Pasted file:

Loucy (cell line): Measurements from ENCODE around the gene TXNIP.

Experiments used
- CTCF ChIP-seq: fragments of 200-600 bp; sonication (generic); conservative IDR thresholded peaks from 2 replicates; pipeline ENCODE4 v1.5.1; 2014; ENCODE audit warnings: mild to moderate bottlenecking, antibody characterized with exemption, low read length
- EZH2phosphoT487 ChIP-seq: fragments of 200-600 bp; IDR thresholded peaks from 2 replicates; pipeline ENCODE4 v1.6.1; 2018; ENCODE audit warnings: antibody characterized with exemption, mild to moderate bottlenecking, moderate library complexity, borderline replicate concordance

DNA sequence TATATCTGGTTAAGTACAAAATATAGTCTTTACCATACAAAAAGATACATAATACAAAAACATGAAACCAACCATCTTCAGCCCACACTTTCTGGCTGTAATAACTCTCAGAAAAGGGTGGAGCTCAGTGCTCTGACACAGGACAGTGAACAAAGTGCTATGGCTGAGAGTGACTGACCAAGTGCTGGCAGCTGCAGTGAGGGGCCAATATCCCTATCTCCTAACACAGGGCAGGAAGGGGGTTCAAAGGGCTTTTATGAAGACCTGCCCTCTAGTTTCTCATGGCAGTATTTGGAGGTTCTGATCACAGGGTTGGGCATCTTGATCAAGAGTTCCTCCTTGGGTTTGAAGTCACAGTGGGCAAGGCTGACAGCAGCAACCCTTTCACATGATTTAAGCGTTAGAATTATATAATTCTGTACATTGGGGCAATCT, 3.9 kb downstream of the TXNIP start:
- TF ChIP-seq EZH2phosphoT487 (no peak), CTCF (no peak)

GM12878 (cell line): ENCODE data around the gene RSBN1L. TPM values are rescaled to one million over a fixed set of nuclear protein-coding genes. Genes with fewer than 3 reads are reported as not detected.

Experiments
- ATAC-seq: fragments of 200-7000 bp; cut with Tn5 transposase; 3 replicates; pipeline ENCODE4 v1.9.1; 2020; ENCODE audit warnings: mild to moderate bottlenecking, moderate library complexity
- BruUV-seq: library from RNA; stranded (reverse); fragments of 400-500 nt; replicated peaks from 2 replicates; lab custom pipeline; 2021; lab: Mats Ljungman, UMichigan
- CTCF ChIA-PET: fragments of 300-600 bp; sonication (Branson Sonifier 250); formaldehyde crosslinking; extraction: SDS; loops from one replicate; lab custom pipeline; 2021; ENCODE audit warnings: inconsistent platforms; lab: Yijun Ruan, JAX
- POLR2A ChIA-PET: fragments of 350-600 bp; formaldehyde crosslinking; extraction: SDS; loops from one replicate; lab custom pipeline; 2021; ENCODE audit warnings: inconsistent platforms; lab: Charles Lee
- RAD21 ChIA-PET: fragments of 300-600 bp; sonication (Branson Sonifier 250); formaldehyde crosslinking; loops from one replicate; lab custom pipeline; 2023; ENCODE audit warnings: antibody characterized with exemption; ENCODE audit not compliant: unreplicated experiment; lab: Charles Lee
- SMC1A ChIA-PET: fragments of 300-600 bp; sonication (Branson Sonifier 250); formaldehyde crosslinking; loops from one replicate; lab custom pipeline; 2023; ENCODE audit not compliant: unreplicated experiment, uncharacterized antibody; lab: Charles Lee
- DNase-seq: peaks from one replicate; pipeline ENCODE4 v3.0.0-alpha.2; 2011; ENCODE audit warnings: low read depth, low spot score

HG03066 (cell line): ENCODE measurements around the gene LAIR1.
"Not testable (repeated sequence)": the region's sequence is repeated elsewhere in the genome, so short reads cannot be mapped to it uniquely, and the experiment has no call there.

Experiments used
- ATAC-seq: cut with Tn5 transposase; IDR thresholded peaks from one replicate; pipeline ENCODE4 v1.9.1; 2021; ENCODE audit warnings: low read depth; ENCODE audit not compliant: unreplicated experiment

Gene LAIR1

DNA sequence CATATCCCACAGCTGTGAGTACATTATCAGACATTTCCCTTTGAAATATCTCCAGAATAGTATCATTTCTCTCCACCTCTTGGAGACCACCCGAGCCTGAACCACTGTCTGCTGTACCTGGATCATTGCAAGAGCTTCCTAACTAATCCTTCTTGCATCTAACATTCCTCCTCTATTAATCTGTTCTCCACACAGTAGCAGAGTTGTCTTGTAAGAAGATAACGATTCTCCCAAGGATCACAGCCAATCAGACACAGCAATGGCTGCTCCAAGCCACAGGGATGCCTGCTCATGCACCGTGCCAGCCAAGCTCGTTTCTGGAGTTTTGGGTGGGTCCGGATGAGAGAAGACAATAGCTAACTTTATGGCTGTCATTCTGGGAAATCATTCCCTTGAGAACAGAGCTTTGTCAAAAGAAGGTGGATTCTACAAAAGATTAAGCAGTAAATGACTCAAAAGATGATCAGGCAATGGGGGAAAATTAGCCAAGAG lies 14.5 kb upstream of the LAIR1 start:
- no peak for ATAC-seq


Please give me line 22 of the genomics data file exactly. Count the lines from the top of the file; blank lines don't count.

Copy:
- no peak for ATAC-seq